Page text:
What is Jones Law? And why could giving it up help alleviate the East Coast gas “supply crisis”?


The Biden administration is considering a temporary waiver of the Jones Act, a key U.S. shipping law, to compensate for a “Crunch of the offer” in gasoline triggered by recent cyberattack on America’s largest fuel line

It follows the weekend’s shutdown of the 5,500-mile colonial pipeline, which was hit by a ransomware attack, throwing a wrench in a critical artery for US energy markets and the supplier of around 45% of the fuel. consumed by the east coast.

What is Jones Law?

The Jones law dates back to 1920 and governs the rules of navigation and commerce in the United States and its island territories, with the aim of protecting American companies from foreign competition.

The law has been lifted several times in the past, especially in response to crises such as hurricanes along the Gulf Coast and other events, said Jason Bordoff, co-founding dean of Columbia Climate School. .

The US government renounced it in November 2012, after Hurricane Sandy hit the east coast, causing power outages and fuel shortages.

“A Jones Act waiver would help move additional fuel supplies from the US Gulf Coast to the East Coast by allowing the use of non-US flag vessels, which are cheaper and more abundant, to transport gasoline.” and diesel, ”Bordoff told MarketWatch. .

“Markets will be reassured that the Biden administration is prepared to waive Jones’ law if necessary, but at the same time, the fact that the administration begins to consider a waiver days after the onset of the crisis may undermine the confidence in the markets on how quickly Colonial can really restart the pipeline.

To watch for the future

As a first step, the Biden administration said on Wednesday that the U.S. Department of Transportation had completed its assessment of whether enough US ships were available to transport petroleum products from the Gulf to the east coast.

The White House also said the Department of Homeland Security “stands ready” to consider any waiver requests from companies seeking to operate foreign vessels to help alleviate shortages.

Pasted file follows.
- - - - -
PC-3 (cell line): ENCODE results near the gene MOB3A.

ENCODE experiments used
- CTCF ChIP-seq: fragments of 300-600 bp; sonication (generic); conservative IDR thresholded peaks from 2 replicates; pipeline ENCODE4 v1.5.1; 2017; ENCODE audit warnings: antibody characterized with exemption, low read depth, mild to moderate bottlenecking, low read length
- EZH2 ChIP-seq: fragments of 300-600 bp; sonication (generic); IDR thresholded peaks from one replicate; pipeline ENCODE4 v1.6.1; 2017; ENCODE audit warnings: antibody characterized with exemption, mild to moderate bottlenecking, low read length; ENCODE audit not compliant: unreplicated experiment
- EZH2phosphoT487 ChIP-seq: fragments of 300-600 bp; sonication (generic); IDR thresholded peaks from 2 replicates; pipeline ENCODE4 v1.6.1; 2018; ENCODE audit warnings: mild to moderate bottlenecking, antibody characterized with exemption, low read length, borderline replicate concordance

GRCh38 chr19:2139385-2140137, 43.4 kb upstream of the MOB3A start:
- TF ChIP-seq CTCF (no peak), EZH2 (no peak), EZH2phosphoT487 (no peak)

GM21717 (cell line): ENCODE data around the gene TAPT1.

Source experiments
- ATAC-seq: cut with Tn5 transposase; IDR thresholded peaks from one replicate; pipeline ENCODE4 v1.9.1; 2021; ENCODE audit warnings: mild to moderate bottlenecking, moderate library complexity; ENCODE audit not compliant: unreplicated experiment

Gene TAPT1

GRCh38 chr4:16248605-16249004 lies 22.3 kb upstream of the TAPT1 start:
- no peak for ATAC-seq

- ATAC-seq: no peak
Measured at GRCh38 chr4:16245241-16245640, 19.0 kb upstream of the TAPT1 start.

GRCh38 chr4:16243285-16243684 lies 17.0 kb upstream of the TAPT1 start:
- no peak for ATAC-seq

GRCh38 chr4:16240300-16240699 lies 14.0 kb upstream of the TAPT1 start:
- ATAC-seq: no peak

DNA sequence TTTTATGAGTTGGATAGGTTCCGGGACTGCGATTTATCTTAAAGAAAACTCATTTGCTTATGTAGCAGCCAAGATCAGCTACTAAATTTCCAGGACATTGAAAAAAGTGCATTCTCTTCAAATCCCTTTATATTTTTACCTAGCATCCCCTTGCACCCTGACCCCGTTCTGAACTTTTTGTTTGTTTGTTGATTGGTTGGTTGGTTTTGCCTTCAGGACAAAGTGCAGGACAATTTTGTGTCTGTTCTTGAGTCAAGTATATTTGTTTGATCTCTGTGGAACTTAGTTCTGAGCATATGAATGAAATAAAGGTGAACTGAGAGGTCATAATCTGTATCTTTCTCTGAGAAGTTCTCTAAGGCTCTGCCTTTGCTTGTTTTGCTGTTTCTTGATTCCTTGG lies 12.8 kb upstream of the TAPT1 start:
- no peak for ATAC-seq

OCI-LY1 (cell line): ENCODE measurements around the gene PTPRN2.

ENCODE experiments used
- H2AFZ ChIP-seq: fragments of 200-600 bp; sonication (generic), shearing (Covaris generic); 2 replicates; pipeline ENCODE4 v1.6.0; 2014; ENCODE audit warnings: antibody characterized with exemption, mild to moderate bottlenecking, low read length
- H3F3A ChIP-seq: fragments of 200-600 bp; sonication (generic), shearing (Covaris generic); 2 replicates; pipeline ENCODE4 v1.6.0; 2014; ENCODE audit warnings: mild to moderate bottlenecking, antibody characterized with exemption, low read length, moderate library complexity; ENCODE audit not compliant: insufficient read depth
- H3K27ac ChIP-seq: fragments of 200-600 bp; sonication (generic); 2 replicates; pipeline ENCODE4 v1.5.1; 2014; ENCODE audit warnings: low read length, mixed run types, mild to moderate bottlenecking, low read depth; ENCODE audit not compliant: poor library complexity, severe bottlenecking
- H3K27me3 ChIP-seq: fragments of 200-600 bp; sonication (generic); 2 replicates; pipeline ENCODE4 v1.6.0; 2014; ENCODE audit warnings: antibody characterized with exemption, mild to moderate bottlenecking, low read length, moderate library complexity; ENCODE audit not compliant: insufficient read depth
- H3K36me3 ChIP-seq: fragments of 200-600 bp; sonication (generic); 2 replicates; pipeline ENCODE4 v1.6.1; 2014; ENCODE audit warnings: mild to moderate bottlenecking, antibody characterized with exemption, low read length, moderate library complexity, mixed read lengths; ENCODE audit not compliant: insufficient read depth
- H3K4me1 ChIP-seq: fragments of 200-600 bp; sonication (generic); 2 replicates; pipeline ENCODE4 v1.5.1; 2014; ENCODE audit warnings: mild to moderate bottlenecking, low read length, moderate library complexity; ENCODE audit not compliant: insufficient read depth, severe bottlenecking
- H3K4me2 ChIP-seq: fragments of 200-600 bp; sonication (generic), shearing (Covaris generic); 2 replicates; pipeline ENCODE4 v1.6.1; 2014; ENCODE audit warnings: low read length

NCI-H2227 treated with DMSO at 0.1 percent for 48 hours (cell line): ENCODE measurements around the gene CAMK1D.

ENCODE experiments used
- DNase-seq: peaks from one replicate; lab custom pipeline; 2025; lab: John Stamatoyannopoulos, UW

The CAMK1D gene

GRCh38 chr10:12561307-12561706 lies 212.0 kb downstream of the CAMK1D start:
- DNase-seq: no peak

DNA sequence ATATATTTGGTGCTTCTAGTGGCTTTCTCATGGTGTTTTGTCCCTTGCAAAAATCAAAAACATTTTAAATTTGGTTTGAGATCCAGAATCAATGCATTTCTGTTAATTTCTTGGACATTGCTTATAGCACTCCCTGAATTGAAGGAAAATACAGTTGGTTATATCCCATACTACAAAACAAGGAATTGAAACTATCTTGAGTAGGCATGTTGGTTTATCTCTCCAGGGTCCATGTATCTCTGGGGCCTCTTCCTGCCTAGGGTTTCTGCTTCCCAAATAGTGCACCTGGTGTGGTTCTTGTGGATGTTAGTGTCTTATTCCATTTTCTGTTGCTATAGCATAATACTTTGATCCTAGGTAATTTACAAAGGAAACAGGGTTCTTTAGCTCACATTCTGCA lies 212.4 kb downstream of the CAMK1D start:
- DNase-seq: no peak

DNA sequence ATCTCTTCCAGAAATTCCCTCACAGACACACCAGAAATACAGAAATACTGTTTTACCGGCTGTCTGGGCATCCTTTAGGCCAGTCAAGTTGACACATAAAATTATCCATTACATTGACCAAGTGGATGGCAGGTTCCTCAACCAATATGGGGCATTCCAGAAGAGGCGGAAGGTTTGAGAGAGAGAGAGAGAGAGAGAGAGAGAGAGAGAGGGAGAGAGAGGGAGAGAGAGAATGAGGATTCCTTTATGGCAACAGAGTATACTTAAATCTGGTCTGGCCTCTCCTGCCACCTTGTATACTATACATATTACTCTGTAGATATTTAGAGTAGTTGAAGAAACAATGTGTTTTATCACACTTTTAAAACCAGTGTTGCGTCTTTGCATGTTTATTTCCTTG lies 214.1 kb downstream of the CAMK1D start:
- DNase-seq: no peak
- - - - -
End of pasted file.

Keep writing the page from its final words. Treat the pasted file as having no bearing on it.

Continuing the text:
The United States has also lifted some restrictions on the rules for transporting fuel on federal railways and highways to help offset supply issues.

Read: This is what the Colonial Pipeline cyberattack means for energy markets

Meanwhile, Alpharetta, Ga.-Based Colonial said he hoped to “substantially” restore operational service by the end of the week, raising optimism that the supply disruption could be of short time.

“I guess they’re going to slowly bring this system back online,” said Robert Cattanach, a cybersecurity partner at the Dorsey & Whitney law firm.

“We’re probably going to find out how bad things are with pipeline restoration in a few days,” he said. “While this is happening, on a parallel track, the Jones Act process is unfolding.”

Financial markets were optimistic about the potentially short-lived supply disruption. Crude oil prices were higher on Wednesday against a backdrop of optimistic demand prospects, with West Texas Intermediate crude for delivery in June CL00,
+ 0.55%

up nearly 1.6% at noon to around $ 66.33 a barrel on the New York Mercantile Exchange.

Matthew Parry, head of long-term analysis at Energy Aspect, said the Jones Act rules would only be lifted “in the event of an extended outage,” in comments emailed to MarketWatch. “However, the risk that the government will take these steps to mitigate a spike in fuel prices should not be ignored.”

Read more: Gas Prices Rise After Colonial Pipeline Ransomware Attack – Here’s Where Drivers Will Be Most Affected

The next cyberattack?

It’s never good when hackers looking for a salary manage to take a major US pipeline offline, but the response of financial markets so far has been measured.

Stocks fell further on Wednesday, with the Dow Jones Industrial Average DJIA,
and the S&P 500 SPX index,
down by at least 1%, and the Nasdaq Composite COMP,
2% less, the pressure being attributed to fears on rising inflation.

The Biden administration on Monday called on government agencies to work together help combat the colonial pipeline attack, while also implementing efforts to thwart a potential fuel crisis at the start of the summer driving season in the United States, the first of its kind since strict COVID-restrictions 19 began to be lifted.

“On the pipeline preparation side, I don’t think this is a horrible wake-up call,” said Cattanach, the cybersecurity expert. “In some ways, the mitigation system is working the way it’s supposed to. “

“But where I think it’s a call to action is that this won’t be the last ransomware attack,” he said. “Our systems aren’t tough enough, and I’m not sure they’ll ever be tough enough that people can’t get into them.”

“You cannot completely eliminate this risk. “


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